As a European, I’ve always looked to America with admiration. To me it was a country of adventure and bold advances into the future. From the first man on the moon to the technology explosion in Silicon Valley, it has been the epicenter of invention for decades. One year ago, I relocated to the US, to run the North American division of Norway-based Cognite, and I’ve experienced firsthand the energy, enthusiasm and burn for innovation that runs strong here. But my immersion in all things American has also opened my eyes to some of the differences between Europe and the US, particularly when it comes to transforming the 160-year-old oil and gas industry.
Europe has sounded the alarm
Europe has successfully started on a long journey of activation, legislation and motivation among its citizens, corporations and governments, who have been called to action to combat the warming of our planet. European oil and gas companies have faced growing political pressure, increasing regulation, harsher public opinion, as well as greater incentives to take action. This mounting campaign for change has placed the continent firmly at the forefront of the industry’s transformation. On top of that, the investor community is adding a new kind of pressure, through greater environmental, social and governance (ESG) commitments. This isn’t only happening in Europe. Even major players such as US-based Blackrock are doubling down on responsible investments.
While there are positive signs from the financial community, I simply don’t feel the same sense of urgency in the US to transform oil and gas. Perhaps this lack of urgency stems from the absence of public- and government pressure and the failure to implement more demanding industry regulation. Or perhaps it’s due to the lack of incentives to change. Certainly in the short- and mid-term, renewables will present lower return capital and tighter margins. But American history tells us that some of the greatest advances come as a response to a greater need and longer-range foresight. Individuals and businesses who sensed the urgency, before the policymakers and in spite of short-term opportunity costs, took bets and made bold moves. That to me is what has defined America, and it’s what I believe can happen in the US oil and gas industry.
The time for delays and excuses is over. Here are three things that need to happen in the US oil and gas industry in order to be future-ready.
1. The energy transition is just a matter of time, so don’t waste yours by delaying the move to renewables. Pay special attention to offshore wind.
Most of the European oil and gas companies today are exploring the renewables space as a potential future. They are quickly discovering that their infrastructure has value in the offshore wind game in particular, making this business extension an easier investment to swallow on a longer time horizon. Their current engineering, product and project organization competencies have primed them for an eventual expansion into offshore wind, and for some, perhaps a first step on the way to becoming full scale energy companies.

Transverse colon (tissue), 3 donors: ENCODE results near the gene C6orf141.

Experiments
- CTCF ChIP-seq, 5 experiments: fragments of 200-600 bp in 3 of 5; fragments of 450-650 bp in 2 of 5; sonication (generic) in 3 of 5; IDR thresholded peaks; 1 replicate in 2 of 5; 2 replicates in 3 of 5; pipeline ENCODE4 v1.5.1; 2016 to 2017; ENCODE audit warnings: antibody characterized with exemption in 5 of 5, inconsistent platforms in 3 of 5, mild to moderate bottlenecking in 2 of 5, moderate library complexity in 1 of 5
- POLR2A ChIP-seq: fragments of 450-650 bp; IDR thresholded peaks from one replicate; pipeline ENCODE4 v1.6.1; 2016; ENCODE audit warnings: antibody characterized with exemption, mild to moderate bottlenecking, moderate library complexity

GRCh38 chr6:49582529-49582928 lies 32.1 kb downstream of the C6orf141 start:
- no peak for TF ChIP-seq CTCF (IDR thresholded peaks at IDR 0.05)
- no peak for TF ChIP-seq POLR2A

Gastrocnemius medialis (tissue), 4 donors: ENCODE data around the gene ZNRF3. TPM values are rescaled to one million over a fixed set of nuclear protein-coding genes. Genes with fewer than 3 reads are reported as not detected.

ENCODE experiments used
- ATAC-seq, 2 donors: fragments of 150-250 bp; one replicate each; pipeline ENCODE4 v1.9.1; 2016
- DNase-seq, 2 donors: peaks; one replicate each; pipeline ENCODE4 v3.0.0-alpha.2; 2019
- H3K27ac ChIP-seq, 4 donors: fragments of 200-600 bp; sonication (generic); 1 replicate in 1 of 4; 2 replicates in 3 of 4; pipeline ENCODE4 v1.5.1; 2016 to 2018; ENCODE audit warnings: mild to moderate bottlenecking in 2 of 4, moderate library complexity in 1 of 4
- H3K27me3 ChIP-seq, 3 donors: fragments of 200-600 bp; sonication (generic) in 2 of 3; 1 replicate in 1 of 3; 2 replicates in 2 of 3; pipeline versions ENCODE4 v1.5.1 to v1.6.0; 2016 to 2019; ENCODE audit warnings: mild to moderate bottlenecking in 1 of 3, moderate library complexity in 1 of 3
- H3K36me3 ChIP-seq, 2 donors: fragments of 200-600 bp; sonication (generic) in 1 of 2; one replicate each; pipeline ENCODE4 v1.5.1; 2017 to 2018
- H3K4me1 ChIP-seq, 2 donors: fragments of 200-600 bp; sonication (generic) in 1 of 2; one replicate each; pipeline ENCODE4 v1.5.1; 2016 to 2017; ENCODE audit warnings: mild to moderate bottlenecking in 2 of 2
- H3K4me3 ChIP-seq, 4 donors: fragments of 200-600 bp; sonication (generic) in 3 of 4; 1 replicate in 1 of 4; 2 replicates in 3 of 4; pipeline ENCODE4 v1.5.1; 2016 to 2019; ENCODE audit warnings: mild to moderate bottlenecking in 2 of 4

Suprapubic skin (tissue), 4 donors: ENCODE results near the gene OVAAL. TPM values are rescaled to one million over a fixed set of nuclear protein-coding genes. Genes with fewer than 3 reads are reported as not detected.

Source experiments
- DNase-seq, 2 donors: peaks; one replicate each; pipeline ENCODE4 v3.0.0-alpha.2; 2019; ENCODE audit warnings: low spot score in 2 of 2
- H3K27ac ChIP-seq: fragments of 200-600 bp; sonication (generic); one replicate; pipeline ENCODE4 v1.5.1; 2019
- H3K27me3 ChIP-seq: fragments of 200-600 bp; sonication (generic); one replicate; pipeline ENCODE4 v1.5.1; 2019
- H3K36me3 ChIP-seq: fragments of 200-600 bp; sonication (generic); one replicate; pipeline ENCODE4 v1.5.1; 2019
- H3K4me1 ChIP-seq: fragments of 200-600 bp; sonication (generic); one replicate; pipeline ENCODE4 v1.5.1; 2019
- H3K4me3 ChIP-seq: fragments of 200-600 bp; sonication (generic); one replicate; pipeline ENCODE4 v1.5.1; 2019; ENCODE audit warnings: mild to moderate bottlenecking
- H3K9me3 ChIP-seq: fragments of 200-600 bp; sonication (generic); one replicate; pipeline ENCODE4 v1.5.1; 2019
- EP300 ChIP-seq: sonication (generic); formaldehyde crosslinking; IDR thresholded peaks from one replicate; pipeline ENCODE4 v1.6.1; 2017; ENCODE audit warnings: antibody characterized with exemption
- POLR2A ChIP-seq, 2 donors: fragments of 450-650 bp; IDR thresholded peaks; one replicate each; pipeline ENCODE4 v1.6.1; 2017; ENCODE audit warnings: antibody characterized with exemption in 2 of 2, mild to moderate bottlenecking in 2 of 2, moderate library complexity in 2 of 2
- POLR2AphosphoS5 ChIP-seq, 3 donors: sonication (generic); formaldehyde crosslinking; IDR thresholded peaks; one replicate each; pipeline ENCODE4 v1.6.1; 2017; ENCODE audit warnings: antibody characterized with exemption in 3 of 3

2. Embrace digitalization. It's the only way that you can reform your operations and reduce your emissions quickly and efficiently.
It’s become the responsibility of every oil and gas company to seek ways to reduce emissions. There are powerful tools available today that help with this, extracting insights from the data that stems from the billions of data points collected across a company’s infrastructure. This data can tell you where you are suffering energy losses, for example, and how it can then be remedied. By using the data in this way, Cognite estimates that there is potential to reduce energy consumption by 10%, a reduction of more than 13 billion kilograms of CO2 per year. This savings alone will enable operators to fulfil their emissions reduction goals within the decade.
3. There's nowhere to hide in this day and age. It's time to lay all the facts on the table and be ready to benchmark your operations.
It is unavoidable that oil & gas operators will face increased scrutiny, even in my own state of Texas regulators are starting to demand more transparency and strengthening regulations. The only way to win in this new transparent climate will be to be ahead of the regulations, always in complete control over all aspects of operations. This will require regular reporting on carbon emissions, measures taken to reduce climate impact, as well as how the company is working to improve health and safety. I see more and more oil and gas companies reporting on these themes. An added bonus to reporting is that it often forces you to confront the actual data and seek ways to improve through stricter efficiency measures, lending further credence to the adage long attributed to Peter Drucker, “If you can’t measure it, you can’t improve it.”
The time for soul-searching is over. This is your call to action.
These changes will not happen overnight. They require a clear decision from the top and a company-wide focus on using technology and data to transform. Europe may have been pushed towards this goal a bit earlier in the game, but with the US’s history of revolutionary and rapid change, I have no doubt that the biggest transformations of all will take place right here in America, the epicenter of innovation.